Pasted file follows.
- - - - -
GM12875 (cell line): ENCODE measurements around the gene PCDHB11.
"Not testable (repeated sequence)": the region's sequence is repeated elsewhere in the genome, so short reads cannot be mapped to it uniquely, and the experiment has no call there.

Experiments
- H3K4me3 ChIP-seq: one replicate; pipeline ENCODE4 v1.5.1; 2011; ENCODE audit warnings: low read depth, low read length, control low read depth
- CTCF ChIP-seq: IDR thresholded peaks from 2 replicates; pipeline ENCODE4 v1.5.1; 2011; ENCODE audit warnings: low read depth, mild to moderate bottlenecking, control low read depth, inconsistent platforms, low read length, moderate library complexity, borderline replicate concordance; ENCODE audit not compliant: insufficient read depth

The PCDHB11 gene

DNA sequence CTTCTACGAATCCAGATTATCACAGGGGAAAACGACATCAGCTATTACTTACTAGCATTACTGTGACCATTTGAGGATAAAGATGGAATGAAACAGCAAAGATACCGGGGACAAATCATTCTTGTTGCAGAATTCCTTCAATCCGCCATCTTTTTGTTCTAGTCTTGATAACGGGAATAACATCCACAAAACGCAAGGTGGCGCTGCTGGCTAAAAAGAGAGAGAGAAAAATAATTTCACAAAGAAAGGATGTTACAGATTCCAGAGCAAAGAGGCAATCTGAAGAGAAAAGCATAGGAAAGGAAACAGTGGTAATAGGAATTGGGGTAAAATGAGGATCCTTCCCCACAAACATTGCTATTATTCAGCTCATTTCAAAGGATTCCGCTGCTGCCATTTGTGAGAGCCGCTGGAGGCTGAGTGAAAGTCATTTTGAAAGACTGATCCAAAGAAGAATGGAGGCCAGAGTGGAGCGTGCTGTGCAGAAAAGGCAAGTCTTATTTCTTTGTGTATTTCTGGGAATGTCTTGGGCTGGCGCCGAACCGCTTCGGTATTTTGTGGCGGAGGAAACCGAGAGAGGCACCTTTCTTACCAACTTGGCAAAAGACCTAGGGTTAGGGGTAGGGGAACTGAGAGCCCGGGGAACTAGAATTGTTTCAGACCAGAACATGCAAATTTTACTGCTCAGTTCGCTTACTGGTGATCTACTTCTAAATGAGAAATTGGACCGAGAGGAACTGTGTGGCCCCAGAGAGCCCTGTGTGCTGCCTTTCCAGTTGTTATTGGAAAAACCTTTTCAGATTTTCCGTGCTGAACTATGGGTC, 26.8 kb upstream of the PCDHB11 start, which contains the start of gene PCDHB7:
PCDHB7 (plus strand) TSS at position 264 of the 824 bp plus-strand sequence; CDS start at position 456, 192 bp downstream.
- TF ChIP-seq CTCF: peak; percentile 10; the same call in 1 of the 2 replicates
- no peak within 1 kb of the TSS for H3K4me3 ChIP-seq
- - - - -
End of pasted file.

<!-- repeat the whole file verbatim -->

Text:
GM12875 (cell line): ENCODE measurements around the gene PCDHB11.
"Not testable (repeated sequence)": the region's sequence is repeated elsewhere in the genome, so short reads cannot be mapped to it uniquely, and the experiment has no call there.

Experiments
- H3K4me3 ChIP-seq: one replicate; pipeline ENCODE4 v1.5.1; 2011; ENCODE audit warnings: low read depth, low read length, control low read depth
- CTCF ChIP-seq: IDR thresholded peaks from 2 replicates; pipeline ENCODE4 v1.5.1; 2011; ENCODE audit warnings: low read depth, mild to moderate bottlenecking, control low read depth, inconsistent platforms, low read length, moderate library complexity, borderline replicate concordance; ENCODE audit not compliant: insufficient read depth

The PCDHB11 gene

DNA sequence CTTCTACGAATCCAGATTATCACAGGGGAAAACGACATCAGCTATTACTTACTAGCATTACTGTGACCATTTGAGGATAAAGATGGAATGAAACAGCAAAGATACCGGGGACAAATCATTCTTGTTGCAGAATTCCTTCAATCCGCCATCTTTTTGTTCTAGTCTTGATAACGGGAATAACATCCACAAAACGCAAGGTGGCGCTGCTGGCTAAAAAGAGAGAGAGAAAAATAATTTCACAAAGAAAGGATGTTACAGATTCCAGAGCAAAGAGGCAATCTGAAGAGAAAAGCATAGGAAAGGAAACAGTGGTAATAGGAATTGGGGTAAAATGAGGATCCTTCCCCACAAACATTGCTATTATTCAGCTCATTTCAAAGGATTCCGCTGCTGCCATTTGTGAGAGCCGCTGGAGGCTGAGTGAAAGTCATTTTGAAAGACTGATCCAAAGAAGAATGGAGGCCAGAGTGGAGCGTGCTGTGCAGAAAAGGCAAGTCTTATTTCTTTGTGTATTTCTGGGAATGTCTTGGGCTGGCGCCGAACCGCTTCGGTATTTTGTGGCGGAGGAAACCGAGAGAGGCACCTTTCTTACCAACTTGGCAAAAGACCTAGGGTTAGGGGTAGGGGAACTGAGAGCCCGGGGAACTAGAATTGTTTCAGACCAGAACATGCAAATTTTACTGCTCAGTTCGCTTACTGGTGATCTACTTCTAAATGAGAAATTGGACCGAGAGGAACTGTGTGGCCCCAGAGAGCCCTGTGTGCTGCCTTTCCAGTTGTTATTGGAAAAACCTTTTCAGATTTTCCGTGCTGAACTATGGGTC, 26.8 kb upstream of the PCDHB11 start, which contains the start of gene PCDHB7:
PCDHB7 (plus strand) TSS at position 264 of the 824 bp plus-strand sequence; CDS start at position 456, 192 bp downstream.
- TF ChIP-seq CTCF: peak; percentile 10; the same call in 1 of the 2 replicates
- no peak within 1 kb of the TSS for H3K4me3 ChIP-seq